The People's Tribune

Efforts Are A Family Affair Across A Half-Century

Cindy Blaylock remembers first talking about Louisiana’s 2018 bicentennial four years ago.

In reality, she had two role models who likely ingrained the aptitude for community service long ago.

Blaylock is co-chair with Michelle Niedner of the committee that will stage the 200th birthday party June 30 to July 4. Her father, John Sitton, was a member of the group that put on the sesquicentennial celebration in 1968. Her mother, Sue, has a long history of volunteering.

To the many who know the family, the altruism comes as no surprise.

“I love Louisiana,” Blaylock said. “It is my home. My family lives here and I want my kids and grandkids here. Help comes in all shapes and sizes. Simply ‘paying it forward’ in any small way makes us all better for it.”

“I’ve always tried to support the community and be a part of it,” Sitton said. “I remember the drive for the public swimming pool. That was a perfect example of what community is. We realized a vision and made it happen. The same thing could happen today if people would just give a little bit of their time, natural resources and money.”

Blaylock’s first idea was to have the Louisiana Chamber of Commerce sponsor the bicentennial and hold it during the city’s annual two-day Country Colorfest in October. That idea morphed into plans for a five-day summer festival.

Blaylock did not intend to be co-chair, but quickly fell into the role after an initial meeting to discuss activities.

“I have served on the board in organizations over the years, including Colorfest, so I have a little knowledge of planning,” she said. “So, maybe it was just karma?”

Blaylock quizzed her father about how things went 50 years ago.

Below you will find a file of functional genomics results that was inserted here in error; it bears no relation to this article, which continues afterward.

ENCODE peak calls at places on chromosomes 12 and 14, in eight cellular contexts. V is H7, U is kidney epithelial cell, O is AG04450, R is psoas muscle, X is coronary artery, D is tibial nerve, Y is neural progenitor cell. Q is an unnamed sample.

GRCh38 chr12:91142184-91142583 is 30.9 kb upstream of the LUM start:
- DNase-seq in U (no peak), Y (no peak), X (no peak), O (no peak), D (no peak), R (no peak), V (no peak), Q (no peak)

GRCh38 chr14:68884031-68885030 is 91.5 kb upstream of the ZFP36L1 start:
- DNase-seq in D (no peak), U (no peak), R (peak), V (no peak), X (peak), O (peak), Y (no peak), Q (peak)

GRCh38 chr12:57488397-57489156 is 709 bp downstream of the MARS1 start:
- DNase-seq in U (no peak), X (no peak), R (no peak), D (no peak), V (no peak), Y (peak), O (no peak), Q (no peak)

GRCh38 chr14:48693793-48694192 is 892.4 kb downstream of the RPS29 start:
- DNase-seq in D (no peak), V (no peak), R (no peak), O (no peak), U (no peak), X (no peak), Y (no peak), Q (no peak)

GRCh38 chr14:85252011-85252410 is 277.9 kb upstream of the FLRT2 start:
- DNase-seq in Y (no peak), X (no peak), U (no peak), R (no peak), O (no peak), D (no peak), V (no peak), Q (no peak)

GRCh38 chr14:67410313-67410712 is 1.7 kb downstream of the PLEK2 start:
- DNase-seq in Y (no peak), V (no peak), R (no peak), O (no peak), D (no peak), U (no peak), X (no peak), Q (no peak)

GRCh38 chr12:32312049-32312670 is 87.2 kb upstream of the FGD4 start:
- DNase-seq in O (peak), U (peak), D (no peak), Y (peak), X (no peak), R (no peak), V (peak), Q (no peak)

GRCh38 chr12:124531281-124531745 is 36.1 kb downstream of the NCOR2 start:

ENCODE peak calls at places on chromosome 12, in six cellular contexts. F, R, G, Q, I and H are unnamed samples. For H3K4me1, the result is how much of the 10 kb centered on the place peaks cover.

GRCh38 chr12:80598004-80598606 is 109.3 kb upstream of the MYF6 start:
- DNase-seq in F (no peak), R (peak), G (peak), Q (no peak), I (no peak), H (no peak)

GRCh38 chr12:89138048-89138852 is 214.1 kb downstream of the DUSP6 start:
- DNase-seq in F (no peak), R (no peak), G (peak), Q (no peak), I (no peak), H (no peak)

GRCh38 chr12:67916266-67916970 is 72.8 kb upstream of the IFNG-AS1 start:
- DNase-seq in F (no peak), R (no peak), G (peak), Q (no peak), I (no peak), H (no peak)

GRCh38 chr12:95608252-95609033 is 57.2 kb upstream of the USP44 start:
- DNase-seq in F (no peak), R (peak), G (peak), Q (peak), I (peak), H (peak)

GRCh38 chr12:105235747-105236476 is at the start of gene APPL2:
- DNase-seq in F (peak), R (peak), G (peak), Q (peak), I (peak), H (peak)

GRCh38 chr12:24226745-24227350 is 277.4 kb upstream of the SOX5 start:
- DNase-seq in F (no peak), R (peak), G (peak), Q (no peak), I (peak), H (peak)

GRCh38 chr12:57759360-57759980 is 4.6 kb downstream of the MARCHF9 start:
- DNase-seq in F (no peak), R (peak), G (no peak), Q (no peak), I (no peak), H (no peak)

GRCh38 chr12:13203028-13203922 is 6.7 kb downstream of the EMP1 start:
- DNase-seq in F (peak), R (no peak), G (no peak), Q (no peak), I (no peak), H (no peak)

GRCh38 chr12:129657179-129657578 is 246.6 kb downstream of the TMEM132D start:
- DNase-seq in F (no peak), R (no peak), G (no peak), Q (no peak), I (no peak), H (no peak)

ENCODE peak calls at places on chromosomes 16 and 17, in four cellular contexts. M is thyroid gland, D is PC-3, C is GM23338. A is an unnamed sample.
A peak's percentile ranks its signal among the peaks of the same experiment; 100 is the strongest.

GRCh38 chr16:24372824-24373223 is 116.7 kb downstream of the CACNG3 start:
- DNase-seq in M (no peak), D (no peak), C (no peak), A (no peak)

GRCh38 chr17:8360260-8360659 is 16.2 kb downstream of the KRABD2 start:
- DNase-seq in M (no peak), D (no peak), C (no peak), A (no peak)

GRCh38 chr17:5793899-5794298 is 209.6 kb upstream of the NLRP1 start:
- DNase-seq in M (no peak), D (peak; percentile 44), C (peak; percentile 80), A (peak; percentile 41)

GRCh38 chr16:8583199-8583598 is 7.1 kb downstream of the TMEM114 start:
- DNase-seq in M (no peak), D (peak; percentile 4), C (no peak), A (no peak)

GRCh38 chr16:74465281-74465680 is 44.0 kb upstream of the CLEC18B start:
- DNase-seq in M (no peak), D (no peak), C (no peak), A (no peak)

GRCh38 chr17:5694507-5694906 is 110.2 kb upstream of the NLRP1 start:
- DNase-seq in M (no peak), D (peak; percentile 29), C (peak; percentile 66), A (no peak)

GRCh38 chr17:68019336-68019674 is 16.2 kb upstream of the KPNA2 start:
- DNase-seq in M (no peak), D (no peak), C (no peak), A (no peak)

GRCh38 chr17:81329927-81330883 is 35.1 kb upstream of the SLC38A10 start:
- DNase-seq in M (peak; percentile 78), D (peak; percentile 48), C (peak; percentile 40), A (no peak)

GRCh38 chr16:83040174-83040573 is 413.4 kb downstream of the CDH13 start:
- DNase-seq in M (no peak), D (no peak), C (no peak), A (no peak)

“I brought out the sesquicentennial souvenir book and was shocked to see so many on the planning committee,” she said. “It actually kind of scared me. I counted over 70 people working on various committees for that celebration. At our first meeting (for 2018 planning) we had 55, so I was excited about that. For the last year, we have had about 15 who have consistently showed up at planning meetings.”

Sitton was serving as an auxiliary police officer and volunteer firefighter in addition to working a full-time job in 1968, and recalls being on the finance committee for that year’s celebration. He saw participation as a way of giving back to the community he loves.

“I do remember that as a businessman in the community, I have always felt an obligation to give back to the people that supported me and my business,” he said. “To this day, I believe that. We would not survive if not for the local community support.”

Blaylock and her sisters, Sherry and Chris, grew up watching their parents get involved. Sitton served with the Elks, the Masons and Louisiana Rotary, and currently is on the Trimble House board. His wife has been on the board of the chamber, Pike County Memorial Hospital, Trimble and First Baptist Church. She also was a Girl Scouts leader.

“I think it must just be in the genes,” Blaylock said.

Though frustrated that more volunteers have not come forward, Blaylock is looking forward to the diverse activities that offer something for just about everyone. She is especially grateful to all of the many donors and contributors.

“I hope that people enjoy and appreciate what we have put together,” she said. “Our very small group of volunteers has raised nearly $40,000 to put this party on.”

Sitton hopes people will take away the same type of great memories he recalls from the 1968 celebration. And while time changes just about everything, one old-time event has caught his eye.

“The resurrection of the beard contest is kind of a testimony to the success of the sesquicentennial,” he said.

So, when the bicentennial ends, will Blaylock start planning for the quartermillenial (250 years) in 2068? Not exactly.

She serves on the chamber board, which sponsors Colorfest, and claims she’s been told by Unified Economic Development Director Maggie Neff that planning for this October starts July 5.

“I’ll likely play a smaller role, though,” she adds. “I’m getting older, slower and wiser.”

Once again, Sitton has advice for his daughter, although it’s something he rarely followed himself.

“Just say no,” he jokingly says.